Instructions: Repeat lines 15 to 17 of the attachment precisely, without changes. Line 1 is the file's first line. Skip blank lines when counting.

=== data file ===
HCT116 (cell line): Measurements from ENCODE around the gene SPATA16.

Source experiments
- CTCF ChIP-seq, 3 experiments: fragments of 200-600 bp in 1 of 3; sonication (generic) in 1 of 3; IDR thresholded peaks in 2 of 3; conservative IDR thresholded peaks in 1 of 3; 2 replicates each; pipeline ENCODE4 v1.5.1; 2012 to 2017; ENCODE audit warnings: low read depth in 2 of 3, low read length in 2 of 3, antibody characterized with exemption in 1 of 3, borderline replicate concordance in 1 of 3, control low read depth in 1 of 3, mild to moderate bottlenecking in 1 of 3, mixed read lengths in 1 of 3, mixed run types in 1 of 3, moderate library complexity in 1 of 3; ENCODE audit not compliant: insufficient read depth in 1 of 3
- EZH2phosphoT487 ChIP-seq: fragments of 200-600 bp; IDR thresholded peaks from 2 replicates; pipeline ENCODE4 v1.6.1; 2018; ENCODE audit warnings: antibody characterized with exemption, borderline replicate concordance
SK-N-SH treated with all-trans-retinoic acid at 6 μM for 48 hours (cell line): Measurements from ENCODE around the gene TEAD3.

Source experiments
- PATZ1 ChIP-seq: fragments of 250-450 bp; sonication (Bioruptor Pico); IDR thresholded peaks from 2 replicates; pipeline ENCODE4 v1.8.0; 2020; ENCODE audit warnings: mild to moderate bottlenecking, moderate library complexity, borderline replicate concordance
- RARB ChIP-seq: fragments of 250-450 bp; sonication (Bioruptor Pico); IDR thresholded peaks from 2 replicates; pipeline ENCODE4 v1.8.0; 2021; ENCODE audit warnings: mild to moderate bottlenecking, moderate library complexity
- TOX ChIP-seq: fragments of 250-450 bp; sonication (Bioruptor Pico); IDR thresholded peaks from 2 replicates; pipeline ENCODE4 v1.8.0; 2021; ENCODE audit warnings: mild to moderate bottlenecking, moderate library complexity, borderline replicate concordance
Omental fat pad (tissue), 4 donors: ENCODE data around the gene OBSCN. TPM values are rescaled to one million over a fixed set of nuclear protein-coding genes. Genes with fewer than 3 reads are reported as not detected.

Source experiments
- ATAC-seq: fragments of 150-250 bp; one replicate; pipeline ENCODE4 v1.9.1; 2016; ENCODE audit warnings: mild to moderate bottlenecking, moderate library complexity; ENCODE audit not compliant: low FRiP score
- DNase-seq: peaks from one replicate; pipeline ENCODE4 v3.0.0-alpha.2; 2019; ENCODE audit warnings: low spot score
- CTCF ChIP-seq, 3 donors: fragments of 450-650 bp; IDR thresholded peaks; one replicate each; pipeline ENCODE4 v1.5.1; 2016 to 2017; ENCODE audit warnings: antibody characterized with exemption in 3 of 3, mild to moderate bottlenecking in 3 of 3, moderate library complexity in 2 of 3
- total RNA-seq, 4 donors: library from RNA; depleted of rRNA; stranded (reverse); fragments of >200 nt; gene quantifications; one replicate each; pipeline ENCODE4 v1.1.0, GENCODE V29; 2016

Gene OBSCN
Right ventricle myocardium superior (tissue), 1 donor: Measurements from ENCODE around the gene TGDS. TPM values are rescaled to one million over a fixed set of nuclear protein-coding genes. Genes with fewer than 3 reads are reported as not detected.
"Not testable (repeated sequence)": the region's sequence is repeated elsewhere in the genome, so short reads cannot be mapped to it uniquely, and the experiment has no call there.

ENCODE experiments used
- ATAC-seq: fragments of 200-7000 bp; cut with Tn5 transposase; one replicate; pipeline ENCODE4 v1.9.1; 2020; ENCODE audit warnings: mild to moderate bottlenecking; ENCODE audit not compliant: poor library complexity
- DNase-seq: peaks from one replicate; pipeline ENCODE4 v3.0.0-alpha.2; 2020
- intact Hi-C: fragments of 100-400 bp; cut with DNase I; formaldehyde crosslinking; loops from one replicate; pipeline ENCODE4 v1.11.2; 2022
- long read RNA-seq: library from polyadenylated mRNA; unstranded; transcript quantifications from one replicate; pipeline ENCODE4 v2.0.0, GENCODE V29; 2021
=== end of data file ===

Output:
- total RNA-seq, 4 donors: library from RNA; depleted of rRNA; stranded (reverse); fragments of >200 nt; gene quantifications; one replicate each; pipeline ENCODE4 v1.1.0, GENCODE V29; 2016

Gene OBSCN
Right ventricle myocardium superior (tissue), 1 donor: Measurements from ENCODE around the gene TGDS. TPM values are rescaled to one million over a fixed set of nuclear protein-coding genes. Genes with fewer than 3 reads are reported as not detected.